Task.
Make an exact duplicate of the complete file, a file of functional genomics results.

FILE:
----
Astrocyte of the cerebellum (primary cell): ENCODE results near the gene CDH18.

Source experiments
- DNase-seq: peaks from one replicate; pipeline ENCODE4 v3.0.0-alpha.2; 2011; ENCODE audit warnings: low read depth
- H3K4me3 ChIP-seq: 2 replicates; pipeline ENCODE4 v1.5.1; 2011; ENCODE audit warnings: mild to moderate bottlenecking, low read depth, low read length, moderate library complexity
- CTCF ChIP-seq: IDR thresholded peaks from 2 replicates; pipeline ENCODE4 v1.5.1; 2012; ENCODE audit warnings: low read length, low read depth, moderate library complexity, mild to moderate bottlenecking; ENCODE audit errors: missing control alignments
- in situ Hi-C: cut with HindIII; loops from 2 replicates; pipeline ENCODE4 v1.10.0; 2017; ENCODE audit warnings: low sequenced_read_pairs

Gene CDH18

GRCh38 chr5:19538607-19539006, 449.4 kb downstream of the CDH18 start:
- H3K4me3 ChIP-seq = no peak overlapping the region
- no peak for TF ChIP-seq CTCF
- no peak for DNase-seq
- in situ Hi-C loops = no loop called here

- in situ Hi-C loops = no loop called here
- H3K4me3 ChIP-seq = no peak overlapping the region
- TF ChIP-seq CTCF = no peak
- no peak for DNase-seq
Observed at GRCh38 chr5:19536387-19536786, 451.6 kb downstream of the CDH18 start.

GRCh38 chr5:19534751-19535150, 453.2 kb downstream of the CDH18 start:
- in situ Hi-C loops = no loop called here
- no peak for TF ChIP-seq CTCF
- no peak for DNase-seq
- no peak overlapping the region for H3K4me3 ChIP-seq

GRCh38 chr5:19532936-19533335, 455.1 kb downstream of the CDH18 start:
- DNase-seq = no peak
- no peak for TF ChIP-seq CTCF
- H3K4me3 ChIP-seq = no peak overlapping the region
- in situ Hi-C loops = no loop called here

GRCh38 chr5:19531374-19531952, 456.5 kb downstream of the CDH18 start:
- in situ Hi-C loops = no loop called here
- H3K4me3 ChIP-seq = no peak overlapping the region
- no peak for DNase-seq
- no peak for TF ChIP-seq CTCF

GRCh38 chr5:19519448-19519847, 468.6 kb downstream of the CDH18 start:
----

Astrocyte of the cerebellum (primary cell): ENCODE results near the gene CDH18.

Source experiments
- DNase-seq: peaks from one replicate; pipeline ENCODE4 v3.0.0-alpha.2; 2011; ENCODE audit warnings: low read depth
- H3K4me3 ChIP-seq: 2 replicates; pipeline ENCODE4 v1.5.1; 2011; ENCODE audit warnings: mild to moderate bottlenecking, low read depth, low read length, moderate library complexity
- CTCF ChIP-seq: IDR thresholded peaks from 2 replicates; pipeline ENCODE4 v1.5.1; 2012; ENCODE audit warnings: low read length, low read depth, moderate library complexity, mild to moderate bottlenecking; ENCODE audit errors: missing control alignments
- in situ Hi-C: cut with HindIII; loops from 2 replicates; pipeline ENCODE4 v1.10.0; 2017; ENCODE audit warnings: low sequenced_read_pairs

Gene CDH18

GRCh38 chr5:19538607-19539006, 449.4 kb downstream of the CDH18 start:
- H3K4me3 ChIP-seq = no peak overlapping the region
- no peak for TF ChIP-seq CTCF
- no peak for DNase-seq
- in situ Hi-C loops = no loop called here

- in situ Hi-C loops = no loop called here
- H3K4me3 ChIP-seq = no peak overlapping the region
- TF ChIP-seq CTCF = no peak
- no peak for DNase-seq
Observed at GRCh38 chr5:19536387-19536786, 451.6 kb downstream of the CDH18 start.

GRCh38 chr5:19534751-19535150, 453.2 kb downstream of the CDH18 start:
- in situ Hi-C loops = no loop called here
- no peak for TF ChIP-seq CTCF
- no peak for DNase-seq
- no peak overlapping the region for H3K4me3 ChIP-seq

GRCh38 chr5:19532936-19533335, 455.1 kb downstream of the CDH18 start:
- DNase-seq = no peak
- no peak for TF ChIP-seq CTCF
- H3K4me3 ChIP-seq = no peak overlapping the region
- in situ Hi-C loops = no loop called here

GRCh38 chr5:19531374-19531952, 456.5 kb downstream of the CDH18 start:
- in situ Hi-C loops = no loop called here
- H3K4me3 ChIP-seq = no peak overlapping the region
- no peak for DNase-seq
- no peak for TF ChIP-seq CTCF

GRCh38 chr5:19519448-19519847, 468.6 kb downstream of the CDH18 start: